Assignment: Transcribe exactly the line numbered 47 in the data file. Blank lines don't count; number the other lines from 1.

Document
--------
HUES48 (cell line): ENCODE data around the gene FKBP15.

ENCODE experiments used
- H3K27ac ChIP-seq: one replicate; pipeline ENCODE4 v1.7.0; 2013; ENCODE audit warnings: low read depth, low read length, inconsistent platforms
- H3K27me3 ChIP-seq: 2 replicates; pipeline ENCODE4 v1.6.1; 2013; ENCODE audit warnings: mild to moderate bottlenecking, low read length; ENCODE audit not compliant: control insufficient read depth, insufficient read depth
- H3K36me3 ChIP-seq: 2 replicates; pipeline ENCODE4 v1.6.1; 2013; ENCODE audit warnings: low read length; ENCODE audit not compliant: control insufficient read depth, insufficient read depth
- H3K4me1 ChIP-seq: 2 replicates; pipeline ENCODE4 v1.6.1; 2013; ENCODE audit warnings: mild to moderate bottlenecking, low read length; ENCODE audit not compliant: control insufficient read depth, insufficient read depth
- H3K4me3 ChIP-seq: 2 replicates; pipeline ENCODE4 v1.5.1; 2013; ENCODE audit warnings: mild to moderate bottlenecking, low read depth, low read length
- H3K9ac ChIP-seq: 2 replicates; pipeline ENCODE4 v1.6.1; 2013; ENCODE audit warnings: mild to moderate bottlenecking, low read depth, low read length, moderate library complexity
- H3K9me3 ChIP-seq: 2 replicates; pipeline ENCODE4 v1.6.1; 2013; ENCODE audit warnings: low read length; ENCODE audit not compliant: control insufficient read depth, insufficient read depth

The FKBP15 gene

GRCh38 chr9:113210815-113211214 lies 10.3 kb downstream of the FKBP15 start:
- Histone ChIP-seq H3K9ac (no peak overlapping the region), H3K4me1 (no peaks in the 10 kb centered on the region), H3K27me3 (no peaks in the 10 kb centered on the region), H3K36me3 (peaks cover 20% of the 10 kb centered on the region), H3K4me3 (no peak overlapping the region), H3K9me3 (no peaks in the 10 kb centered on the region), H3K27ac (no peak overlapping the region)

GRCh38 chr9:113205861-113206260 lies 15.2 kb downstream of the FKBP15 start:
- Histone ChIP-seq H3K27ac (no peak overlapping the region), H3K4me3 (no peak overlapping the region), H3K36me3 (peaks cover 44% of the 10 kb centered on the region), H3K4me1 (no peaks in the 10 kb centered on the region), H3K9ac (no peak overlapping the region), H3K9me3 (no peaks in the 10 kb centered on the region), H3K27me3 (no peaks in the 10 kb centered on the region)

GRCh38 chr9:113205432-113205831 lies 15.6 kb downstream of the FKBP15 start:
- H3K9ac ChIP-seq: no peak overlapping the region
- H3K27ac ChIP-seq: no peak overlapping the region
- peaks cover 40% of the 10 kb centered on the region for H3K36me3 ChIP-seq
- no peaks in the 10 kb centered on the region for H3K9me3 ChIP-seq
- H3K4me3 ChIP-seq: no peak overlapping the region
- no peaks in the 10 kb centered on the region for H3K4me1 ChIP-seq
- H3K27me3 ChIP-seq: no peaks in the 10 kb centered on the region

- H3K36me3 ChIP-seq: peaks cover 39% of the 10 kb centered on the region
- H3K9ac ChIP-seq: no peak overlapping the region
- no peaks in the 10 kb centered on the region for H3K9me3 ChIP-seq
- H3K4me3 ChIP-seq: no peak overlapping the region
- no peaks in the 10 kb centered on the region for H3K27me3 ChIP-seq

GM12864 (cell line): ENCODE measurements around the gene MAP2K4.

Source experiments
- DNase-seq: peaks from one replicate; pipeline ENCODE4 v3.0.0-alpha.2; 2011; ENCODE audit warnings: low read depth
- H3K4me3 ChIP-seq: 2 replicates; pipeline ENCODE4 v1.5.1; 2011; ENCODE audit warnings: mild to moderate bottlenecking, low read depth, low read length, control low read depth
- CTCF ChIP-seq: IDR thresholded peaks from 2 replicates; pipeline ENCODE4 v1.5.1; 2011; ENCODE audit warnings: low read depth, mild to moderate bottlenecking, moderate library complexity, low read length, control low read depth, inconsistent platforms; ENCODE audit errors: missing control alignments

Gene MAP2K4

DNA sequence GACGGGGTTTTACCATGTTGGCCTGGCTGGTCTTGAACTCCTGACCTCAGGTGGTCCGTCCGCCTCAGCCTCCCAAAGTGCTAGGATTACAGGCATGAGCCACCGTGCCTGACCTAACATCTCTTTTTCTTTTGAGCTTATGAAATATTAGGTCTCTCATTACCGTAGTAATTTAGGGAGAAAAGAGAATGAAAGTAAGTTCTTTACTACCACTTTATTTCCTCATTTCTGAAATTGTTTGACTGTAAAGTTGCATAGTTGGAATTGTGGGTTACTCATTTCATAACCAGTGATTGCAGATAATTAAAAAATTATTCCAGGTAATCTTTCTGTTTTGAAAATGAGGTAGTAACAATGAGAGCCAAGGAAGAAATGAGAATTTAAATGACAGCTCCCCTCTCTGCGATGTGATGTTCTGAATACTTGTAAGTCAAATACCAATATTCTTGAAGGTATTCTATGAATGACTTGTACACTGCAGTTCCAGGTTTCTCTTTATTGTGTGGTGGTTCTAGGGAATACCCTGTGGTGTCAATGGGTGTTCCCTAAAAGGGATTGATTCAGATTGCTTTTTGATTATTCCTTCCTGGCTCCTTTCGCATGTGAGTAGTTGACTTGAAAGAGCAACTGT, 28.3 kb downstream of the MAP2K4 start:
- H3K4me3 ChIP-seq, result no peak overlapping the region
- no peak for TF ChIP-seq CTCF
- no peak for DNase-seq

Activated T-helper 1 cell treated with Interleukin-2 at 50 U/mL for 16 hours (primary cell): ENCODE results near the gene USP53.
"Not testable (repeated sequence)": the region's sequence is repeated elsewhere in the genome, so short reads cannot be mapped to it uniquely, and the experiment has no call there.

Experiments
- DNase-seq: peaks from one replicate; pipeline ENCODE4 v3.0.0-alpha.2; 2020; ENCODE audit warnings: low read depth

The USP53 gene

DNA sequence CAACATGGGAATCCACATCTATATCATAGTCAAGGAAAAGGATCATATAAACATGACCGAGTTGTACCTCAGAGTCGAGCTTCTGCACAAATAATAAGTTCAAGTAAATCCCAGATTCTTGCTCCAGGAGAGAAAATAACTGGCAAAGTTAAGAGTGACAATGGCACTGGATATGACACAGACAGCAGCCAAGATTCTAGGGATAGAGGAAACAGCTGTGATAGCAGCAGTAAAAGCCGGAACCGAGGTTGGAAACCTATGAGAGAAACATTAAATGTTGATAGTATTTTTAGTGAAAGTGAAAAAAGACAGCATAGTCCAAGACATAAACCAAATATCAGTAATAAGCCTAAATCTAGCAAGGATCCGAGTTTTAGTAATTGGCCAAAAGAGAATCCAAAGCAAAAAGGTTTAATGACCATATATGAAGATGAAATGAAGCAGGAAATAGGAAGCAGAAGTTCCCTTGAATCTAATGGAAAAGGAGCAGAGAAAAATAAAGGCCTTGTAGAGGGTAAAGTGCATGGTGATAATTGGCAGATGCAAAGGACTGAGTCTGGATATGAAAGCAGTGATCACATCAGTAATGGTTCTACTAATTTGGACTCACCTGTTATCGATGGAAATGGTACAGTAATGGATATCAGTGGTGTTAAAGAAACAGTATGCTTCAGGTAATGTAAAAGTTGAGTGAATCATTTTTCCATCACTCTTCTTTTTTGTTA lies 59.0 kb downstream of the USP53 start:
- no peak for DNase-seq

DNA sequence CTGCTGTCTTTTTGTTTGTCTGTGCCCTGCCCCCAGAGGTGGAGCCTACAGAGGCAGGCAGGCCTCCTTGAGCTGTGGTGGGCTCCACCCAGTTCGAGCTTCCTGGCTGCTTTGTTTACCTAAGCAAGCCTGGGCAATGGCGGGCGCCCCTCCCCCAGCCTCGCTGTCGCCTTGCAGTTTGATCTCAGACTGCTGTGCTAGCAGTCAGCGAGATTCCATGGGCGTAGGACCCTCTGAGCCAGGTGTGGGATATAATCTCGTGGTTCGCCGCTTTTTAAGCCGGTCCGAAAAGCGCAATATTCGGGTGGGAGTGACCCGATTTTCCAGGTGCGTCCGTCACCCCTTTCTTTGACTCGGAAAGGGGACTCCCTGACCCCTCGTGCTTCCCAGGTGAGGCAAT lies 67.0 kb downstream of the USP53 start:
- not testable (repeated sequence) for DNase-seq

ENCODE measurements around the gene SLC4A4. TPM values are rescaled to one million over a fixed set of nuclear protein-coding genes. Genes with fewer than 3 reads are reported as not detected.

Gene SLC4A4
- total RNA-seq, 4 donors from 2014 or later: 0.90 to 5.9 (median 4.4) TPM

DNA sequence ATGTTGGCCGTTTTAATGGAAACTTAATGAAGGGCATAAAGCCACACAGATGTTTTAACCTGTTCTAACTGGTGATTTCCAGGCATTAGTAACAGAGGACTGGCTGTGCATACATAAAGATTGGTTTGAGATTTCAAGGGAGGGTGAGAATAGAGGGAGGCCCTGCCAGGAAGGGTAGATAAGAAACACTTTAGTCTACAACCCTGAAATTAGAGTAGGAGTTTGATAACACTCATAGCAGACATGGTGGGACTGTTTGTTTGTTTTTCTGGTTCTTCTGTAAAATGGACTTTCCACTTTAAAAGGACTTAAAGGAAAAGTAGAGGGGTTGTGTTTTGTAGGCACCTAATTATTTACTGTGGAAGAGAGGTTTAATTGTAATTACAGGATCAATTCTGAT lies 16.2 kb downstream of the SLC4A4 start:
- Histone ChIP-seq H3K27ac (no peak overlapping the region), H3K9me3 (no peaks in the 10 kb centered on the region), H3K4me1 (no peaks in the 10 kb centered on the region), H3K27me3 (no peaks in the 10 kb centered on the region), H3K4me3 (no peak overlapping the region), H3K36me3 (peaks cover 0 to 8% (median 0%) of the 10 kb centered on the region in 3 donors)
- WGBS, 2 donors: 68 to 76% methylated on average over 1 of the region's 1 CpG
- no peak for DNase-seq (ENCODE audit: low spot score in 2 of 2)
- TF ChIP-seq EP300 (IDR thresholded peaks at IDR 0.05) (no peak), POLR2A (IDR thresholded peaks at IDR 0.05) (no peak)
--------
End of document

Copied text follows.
ENCODE measurements around the gene SLC4A4. TPM values are rescaled to one million over a fixed set of nuclear protein-coding genes. Genes with fewer than 3 reads are reported as not detected.